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If You Have Multiple Sclerosis, Here’s What to Know About Flu Shots

The Centers for Disease Control recommends flu shots, but what do those with MS need to consider?

The start of flu season here in the United States is just a few weeks away. It’s time for my wife and me to get our flu shots, just as we have for as long as I can remember. My neurologist and our primary care physician both recommend the shot.

Many people, particularly those of us with MS, have questions or concerns about these shots. Each year I’ve found social media forums are filled with flu shot debates. Based on what I’ve seen, some of those debates are based on facts but others will be based on unsupported, or poorly supported, opinion. Let’s talk facts.

Types of flu shots

Three types of flu vaccines are available this flu season: inactivated influenza vaccine (IIV), recombinant influenza vaccine (RIV), and live attenuated influenza vaccine (LAIV), which is a nasal spray. But, according to the Centers for Disease Control and Prevention, only two, IIV and RIV, are safe for people with MS.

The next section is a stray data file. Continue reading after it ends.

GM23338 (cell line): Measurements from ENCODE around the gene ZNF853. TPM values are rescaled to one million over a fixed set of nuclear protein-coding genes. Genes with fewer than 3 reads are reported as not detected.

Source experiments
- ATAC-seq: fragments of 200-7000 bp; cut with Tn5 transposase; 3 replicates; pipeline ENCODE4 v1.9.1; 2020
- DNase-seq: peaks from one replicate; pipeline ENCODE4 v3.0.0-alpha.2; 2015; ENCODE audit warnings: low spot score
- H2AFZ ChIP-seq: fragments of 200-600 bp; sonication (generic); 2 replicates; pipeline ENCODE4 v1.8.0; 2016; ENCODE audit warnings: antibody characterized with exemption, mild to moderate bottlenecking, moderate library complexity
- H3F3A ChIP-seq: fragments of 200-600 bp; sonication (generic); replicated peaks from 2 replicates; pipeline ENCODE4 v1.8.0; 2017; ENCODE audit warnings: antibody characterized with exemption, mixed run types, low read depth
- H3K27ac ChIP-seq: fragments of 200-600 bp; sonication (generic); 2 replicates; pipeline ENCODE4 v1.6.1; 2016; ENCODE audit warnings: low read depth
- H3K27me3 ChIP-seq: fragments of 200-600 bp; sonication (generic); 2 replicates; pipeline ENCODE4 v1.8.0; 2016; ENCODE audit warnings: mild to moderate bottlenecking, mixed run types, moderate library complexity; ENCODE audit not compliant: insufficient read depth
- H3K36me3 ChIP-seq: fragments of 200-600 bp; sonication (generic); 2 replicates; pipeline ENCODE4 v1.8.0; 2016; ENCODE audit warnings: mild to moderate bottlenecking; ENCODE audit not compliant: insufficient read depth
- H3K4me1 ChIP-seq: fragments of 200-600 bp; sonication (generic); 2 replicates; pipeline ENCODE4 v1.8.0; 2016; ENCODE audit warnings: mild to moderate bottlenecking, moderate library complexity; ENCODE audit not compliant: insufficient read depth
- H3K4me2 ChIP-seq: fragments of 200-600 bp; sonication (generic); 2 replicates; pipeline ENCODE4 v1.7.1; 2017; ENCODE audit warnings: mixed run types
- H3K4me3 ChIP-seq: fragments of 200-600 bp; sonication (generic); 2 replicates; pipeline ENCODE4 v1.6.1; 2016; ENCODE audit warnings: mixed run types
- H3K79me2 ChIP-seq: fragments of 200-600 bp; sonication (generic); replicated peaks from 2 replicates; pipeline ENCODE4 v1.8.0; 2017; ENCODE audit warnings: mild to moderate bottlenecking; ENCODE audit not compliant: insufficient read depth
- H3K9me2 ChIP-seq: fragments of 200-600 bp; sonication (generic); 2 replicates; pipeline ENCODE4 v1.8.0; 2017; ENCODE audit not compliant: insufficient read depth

That’s because LAIV nasal spray is a “live” vaccine which, the CDC says, should not be used by people whose have a neurologic disease or whose immune system is compromised “due to any cause,” nor by their caregivers.So, people with MS and their caregivers need to stay away from it.

The remaining two vaccine types are each available in two forms: trivalent and quadrivalent. The trivalent form, which is the traditional shot given with a needle into your arm, is designed to protect against three different flu viruses: two influenza A viruses (H1N1 and H3N2) and one influenza B virus. The quadrivalent flu vaccine is designed to protect against those three viruses plus a second type B virus.

Read on: If You Have Multiple Sclerosis, Here's What to Know About Flu Shots

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